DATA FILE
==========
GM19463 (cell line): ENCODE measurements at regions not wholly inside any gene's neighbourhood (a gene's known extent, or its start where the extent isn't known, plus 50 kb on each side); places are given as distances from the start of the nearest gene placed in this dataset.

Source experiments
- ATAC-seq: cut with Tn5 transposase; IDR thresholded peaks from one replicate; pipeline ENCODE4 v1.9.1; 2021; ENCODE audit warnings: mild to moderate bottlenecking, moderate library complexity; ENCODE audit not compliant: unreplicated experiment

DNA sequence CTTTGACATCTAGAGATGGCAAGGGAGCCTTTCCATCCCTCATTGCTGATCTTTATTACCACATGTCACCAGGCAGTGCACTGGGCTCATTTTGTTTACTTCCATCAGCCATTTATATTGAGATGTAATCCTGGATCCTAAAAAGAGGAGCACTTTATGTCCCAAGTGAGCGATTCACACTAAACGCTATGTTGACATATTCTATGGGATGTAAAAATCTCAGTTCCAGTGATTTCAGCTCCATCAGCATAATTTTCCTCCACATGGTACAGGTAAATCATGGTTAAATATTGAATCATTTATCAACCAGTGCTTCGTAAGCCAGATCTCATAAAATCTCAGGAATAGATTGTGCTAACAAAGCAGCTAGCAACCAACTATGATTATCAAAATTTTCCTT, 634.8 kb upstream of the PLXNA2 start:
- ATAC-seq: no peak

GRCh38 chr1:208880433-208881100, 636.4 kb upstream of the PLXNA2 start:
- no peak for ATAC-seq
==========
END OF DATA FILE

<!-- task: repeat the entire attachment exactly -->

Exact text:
GM19463 (cell line): ENCODE measurements at regions not wholly inside any gene's neighbourhood (a gene's known extent, or its start where the extent isn't known, plus 50 kb on each side); places are given as distances from the start of the nearest gene placed in this dataset.

Source experiments
- ATAC-seq: cut with Tn5 transposase; IDR thresholded peaks from one replicate; pipeline ENCODE4 v1.9.1; 2021; ENCODE audit warnings: mild to moderate bottlenecking, moderate library complexity; ENCODE audit not compliant: unreplicated experiment

DNA sequence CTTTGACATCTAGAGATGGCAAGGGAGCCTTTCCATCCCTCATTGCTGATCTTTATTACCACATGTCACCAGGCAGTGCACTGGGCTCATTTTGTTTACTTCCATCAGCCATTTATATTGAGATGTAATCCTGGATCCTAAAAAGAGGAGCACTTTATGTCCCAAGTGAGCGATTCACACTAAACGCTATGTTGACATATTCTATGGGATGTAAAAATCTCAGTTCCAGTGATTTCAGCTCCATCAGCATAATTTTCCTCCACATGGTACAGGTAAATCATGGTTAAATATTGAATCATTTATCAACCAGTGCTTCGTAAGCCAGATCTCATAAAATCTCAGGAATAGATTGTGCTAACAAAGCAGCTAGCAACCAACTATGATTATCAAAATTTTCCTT, 634.8 kb upstream of the PLXNA2 start:
- ATAC-seq: no peak

GRCh38 chr1:208880433-208881100, 636.4 kb upstream of the PLXNA2 start:
- no peak for ATAC-seq